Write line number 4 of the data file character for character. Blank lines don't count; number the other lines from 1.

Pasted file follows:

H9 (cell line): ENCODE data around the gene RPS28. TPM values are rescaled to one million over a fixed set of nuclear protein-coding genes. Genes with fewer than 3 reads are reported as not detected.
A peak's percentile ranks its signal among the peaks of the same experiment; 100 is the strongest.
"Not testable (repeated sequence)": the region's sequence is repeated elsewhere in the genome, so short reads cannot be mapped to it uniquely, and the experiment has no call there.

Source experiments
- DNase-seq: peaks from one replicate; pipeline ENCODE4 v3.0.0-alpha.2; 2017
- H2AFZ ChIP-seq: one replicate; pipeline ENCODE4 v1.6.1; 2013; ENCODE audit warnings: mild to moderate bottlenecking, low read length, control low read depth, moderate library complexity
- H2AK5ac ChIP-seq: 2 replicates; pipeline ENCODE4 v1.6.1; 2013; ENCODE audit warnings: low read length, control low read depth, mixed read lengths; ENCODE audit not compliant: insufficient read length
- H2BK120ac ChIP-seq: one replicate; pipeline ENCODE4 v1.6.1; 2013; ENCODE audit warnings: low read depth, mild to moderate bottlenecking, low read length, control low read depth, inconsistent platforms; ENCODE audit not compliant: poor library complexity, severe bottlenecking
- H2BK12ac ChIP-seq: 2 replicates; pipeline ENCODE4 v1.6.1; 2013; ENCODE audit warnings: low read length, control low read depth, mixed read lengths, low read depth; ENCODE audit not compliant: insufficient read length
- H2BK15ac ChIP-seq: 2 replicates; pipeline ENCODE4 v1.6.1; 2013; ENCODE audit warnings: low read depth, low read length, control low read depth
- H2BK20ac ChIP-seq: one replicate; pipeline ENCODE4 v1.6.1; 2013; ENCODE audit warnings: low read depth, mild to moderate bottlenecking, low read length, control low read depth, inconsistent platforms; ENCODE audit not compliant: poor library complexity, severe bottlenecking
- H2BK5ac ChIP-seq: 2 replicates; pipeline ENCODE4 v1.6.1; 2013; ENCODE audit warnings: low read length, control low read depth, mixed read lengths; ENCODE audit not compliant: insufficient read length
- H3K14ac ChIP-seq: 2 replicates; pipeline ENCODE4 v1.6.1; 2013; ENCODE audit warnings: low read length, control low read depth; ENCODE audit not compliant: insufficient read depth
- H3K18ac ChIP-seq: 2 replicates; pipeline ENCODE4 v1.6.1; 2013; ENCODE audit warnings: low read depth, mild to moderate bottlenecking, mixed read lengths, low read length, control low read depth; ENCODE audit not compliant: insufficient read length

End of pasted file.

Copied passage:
Source experiments